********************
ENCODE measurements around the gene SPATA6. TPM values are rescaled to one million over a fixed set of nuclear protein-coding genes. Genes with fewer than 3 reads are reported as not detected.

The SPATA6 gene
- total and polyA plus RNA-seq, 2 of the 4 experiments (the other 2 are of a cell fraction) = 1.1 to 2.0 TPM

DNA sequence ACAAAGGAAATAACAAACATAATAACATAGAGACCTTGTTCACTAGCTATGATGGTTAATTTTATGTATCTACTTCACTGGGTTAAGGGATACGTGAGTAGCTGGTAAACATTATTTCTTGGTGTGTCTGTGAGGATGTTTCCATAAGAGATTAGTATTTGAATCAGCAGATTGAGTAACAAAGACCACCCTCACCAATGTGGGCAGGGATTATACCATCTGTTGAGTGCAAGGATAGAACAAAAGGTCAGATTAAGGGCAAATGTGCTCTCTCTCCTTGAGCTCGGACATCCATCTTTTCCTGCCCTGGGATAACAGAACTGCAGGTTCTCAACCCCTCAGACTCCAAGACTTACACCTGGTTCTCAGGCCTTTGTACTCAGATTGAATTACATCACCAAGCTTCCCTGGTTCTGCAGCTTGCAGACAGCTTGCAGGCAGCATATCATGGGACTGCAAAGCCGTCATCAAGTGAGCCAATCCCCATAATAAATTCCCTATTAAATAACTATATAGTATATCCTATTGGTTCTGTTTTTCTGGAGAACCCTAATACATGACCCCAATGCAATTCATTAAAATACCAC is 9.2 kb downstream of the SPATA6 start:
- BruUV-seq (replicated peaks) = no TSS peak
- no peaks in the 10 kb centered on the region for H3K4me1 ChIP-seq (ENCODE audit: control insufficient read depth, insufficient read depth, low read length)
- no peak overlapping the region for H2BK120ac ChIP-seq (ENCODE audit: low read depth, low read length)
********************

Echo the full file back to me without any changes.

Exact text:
ENCODE measurements around the gene SPATA6. TPM values are rescaled to one million over a fixed set of nuclear protein-coding genes. Genes with fewer than 3 reads are reported as not detected.

The SPATA6 gene
- total and polyA plus RNA-seq, 2 of the 4 experiments (the other 2 are of a cell fraction) = 1.1 to 2.0 TPM

DNA sequence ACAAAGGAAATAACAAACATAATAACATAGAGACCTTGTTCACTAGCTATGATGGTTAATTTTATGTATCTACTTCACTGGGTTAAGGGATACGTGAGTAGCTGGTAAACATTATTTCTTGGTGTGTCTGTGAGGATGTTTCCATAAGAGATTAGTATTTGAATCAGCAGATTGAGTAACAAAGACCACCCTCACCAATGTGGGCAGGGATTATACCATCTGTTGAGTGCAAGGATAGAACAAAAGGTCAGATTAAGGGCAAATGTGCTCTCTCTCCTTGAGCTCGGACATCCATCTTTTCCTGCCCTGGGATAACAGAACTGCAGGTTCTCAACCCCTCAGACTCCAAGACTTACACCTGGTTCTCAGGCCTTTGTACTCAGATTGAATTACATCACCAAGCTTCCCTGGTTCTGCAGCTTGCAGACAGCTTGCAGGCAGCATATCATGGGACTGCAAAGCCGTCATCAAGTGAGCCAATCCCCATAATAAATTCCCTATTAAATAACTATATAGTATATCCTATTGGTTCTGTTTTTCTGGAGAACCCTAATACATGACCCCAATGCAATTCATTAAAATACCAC is 9.2 kb downstream of the SPATA6 start:
- BruUV-seq (replicated peaks) = no TSS peak
- no peaks in the 10 kb centered on the region for H3K4me1 ChIP-seq (ENCODE audit: control insufficient read depth, insufficient read depth, low read length)
- no peak overlapping the region for H2BK120ac ChIP-seq (ENCODE audit: low read depth, low read length)